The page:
President Trump’s mandated report on overhauling the U.S. Postal Service drew a tepid response from lawmakers on Tuesday, as the agency’s own leadership rejected many of the key proposals.
One key area of disagreement between the administration’s recommendations and lawmakers’ vision for the agency surrounded the future of collective bargaining at the mailing agency. Trump’s postal task force, which he created through executive order last year, proposed the Postal Service join the rest of government in not allowing its employees to negotiate over pay. Multiple members of the Senate Homeland Security and Governmental Affairs Committee rejected that suggestion, while David Williams, a recently sworn-in member of the agency’s board of governors, said he could think of “no way at all” such an approach would address the most significant drivers of USPS’s precarious financial situation.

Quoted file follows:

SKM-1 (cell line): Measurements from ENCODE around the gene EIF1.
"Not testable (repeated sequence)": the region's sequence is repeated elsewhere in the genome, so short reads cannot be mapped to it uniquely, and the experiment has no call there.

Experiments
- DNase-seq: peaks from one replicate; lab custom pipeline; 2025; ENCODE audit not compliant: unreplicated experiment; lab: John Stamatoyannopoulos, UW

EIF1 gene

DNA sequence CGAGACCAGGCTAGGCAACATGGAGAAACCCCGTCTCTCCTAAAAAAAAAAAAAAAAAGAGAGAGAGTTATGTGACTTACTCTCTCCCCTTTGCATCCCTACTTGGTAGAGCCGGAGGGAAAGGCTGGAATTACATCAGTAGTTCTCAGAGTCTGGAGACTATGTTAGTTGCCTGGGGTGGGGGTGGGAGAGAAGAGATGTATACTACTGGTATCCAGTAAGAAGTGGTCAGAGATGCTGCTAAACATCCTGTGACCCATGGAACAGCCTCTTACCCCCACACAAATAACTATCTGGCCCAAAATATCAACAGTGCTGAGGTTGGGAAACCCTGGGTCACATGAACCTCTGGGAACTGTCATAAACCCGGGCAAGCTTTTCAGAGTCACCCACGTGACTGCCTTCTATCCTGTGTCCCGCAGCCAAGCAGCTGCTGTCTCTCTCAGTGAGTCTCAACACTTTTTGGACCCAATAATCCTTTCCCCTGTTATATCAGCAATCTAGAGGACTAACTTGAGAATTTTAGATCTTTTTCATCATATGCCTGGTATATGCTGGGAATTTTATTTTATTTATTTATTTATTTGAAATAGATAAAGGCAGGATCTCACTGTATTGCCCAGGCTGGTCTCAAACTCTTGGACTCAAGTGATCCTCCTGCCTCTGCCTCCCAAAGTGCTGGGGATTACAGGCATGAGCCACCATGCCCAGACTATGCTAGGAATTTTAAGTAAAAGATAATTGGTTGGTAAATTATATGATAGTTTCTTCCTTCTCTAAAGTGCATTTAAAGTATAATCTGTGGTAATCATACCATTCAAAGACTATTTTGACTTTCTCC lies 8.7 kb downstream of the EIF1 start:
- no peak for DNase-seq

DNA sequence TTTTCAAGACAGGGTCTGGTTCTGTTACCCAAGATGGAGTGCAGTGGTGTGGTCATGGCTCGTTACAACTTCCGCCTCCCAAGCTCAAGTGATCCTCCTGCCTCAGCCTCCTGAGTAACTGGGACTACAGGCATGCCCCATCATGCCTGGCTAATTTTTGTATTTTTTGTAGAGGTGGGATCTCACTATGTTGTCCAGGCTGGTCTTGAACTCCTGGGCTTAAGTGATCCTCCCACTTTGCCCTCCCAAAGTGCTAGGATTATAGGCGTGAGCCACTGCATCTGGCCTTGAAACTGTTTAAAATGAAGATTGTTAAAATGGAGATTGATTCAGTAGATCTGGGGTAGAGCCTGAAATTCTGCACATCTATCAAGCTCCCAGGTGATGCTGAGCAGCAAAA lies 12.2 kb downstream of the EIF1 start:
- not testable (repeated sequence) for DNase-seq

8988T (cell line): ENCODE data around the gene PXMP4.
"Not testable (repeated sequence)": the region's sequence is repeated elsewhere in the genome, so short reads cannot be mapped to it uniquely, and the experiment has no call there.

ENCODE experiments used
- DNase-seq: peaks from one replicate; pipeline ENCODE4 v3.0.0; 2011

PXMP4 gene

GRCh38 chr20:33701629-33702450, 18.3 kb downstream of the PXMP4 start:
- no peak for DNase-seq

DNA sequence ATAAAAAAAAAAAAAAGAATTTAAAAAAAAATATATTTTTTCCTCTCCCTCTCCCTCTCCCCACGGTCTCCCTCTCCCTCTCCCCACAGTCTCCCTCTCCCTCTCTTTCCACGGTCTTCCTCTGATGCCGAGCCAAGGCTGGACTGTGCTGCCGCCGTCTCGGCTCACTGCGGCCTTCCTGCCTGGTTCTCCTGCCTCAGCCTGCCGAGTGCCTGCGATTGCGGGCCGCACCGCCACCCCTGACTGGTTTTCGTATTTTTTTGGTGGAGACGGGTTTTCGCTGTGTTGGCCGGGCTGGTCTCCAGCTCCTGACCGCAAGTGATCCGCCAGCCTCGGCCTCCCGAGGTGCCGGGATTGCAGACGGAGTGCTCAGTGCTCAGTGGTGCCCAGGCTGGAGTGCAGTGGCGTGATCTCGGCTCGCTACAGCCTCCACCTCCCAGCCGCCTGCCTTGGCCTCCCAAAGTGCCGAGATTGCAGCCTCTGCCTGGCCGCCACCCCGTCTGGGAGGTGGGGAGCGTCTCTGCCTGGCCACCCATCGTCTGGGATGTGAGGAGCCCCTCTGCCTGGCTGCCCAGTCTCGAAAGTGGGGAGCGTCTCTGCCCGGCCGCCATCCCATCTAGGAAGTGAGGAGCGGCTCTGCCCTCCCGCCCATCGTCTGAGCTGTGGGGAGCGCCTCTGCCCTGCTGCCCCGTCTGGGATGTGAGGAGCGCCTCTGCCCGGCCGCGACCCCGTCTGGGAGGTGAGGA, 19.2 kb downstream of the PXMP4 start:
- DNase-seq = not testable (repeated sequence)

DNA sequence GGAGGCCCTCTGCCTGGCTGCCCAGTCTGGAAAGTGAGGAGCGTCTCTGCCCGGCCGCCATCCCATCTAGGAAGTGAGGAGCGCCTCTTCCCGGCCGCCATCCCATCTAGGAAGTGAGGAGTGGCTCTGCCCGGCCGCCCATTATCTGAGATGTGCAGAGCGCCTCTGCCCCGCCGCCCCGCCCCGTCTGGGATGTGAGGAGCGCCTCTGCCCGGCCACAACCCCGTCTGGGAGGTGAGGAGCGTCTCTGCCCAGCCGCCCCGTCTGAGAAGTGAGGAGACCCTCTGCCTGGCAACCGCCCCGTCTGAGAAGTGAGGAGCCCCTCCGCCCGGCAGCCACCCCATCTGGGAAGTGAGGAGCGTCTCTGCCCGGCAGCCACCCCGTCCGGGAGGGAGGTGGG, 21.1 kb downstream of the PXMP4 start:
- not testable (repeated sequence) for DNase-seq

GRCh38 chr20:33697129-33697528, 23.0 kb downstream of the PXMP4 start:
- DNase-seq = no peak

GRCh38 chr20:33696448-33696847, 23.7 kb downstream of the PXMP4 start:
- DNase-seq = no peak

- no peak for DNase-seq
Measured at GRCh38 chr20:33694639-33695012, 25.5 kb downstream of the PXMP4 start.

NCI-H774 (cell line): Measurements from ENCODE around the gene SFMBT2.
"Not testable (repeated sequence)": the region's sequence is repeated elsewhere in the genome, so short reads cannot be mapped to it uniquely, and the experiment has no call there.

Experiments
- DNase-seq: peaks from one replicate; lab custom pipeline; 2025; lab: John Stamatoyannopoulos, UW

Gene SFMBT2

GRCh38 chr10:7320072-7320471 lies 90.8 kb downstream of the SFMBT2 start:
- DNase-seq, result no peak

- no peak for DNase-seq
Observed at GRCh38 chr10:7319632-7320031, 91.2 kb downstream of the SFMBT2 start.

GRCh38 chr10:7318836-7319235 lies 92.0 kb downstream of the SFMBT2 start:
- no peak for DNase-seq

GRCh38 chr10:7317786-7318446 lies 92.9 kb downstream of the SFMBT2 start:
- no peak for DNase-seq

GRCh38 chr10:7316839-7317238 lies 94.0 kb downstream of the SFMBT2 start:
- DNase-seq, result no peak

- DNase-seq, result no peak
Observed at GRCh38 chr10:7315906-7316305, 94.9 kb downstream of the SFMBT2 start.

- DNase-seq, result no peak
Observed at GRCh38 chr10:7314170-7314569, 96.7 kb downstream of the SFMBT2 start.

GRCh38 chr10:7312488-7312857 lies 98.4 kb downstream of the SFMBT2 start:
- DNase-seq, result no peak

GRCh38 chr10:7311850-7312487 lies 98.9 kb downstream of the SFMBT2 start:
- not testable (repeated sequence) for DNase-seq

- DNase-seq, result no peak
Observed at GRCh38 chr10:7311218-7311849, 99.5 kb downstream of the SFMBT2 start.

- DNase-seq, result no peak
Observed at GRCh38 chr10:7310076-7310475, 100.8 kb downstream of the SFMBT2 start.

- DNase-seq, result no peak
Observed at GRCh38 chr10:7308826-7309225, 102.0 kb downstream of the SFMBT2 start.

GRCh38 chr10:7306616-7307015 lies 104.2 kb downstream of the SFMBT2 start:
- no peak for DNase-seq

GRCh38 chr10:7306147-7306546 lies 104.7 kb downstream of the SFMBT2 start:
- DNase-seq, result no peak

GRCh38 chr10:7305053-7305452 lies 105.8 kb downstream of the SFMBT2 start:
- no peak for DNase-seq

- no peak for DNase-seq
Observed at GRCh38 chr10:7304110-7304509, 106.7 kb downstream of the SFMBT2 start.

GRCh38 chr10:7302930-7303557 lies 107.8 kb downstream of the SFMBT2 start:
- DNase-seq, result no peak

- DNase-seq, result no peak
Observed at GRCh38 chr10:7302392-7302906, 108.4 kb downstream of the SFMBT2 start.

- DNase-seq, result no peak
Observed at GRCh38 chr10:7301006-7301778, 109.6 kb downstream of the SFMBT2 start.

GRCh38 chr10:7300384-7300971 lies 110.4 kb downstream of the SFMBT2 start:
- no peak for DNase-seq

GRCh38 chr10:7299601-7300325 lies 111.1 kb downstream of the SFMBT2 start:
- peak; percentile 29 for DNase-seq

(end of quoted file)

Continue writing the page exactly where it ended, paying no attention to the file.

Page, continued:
Sen. Ron Johnson, R-Wis., who chairs the committee, was skeptical of that suggestion, noting analysis from the task force that suggested FedEx, which does not have unionized delivery personnel, pays its employees significantly less than the Postal Service. Williams said USPS’ own numbers did not line up with that analysis.